Quasi-universality in the packing of uniform spheres under gravity

Significance Statement

The packing of uniform spheres has been extensively studied due to its unique role in basic scientific research and wide industrial applications. Packing fraction or density, which is the fraction of space occupied by particles, or its equivalent such as porosity (=1-packing fraction), is a commonly used macroscopic parameter to characterise a packing. On the other hand, many parameters are also proposed to describe packing structures at the microscopic level. Thus an important question arises: is there a one-to-one correlation between a macroscopic parameter such as packing fraction and the microscopic, structural parameters? While there is some evidence supporting the existence of this correlation under certain conditions, which is sometimes referred to as the “quasi-universality”, this problem has not been systematically and comprehensively investigated yet.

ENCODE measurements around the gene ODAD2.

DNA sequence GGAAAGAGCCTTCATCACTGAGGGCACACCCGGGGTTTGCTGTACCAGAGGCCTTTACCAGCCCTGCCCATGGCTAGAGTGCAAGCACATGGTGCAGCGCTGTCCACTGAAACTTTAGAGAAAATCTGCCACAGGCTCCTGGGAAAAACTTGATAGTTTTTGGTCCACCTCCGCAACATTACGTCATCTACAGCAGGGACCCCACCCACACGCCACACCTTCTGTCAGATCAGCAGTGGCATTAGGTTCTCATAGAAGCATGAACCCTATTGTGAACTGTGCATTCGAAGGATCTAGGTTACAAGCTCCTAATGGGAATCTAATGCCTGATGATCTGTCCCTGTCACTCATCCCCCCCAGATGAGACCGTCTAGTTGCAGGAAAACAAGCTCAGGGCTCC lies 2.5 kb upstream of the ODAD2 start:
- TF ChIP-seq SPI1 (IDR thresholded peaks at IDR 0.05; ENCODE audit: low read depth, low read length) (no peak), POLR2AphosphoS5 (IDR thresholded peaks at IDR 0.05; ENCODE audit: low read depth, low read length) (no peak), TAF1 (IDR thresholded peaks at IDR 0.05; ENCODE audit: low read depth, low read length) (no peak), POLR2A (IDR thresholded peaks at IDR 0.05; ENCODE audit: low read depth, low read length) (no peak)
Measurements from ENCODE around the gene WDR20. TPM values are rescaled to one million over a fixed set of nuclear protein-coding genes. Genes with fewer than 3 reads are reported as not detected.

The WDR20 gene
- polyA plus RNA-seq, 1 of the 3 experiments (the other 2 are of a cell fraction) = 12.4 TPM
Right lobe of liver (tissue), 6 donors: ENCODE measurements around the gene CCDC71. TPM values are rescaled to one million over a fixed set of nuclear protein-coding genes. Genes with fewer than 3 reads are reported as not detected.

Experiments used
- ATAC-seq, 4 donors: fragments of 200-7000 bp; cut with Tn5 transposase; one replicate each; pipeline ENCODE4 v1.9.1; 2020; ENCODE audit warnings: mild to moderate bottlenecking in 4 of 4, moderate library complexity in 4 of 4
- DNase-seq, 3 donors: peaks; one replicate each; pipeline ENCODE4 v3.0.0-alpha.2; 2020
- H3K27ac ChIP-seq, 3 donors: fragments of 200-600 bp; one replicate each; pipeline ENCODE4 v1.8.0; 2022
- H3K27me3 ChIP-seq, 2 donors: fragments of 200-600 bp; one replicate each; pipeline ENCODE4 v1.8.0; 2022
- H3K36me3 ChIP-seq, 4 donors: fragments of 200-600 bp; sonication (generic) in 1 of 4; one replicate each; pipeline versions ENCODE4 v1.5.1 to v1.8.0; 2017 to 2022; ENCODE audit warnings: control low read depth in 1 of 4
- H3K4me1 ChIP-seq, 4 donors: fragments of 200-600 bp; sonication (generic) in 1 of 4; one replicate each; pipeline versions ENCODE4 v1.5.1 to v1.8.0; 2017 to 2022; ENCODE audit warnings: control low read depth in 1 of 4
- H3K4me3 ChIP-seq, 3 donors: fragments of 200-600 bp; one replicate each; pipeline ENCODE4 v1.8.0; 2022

This article presents a relatively thorough investigation of this quasi-universality problem by examining a large database generated under different packing conditions. Packings of mono-sized spheres which are mechanically stable under gravity are formed by means of the discrete element method. The packings cover a wide range of packing fractions from 0.2 to 0.74, as a result of different inter-particle and particle-fluid interactions. The packing structures are analysed in terms of coordination number, radial distribution function, Voronoi and Delaunay tessellation.

As illustrated in Figure below, for the packings with similar densities, the mean values and distributions of these properties are comparable. When the mean values of the properties are plotted against packing faction, they respectively collapse into one single curve.

The results clearly demonstrate that the quasi-universality is valid for the packing of spheres formed with the gravity as the driving force. They thus justify the wide use of a single macroscopic parameter such as packing fraction or porosity as a primary state parameter in the modelling of many complicated structural properties. This finding also provides a base for the future study to establish some unified correlations for estimating different structural properties, which should have wide applications in engineering practice.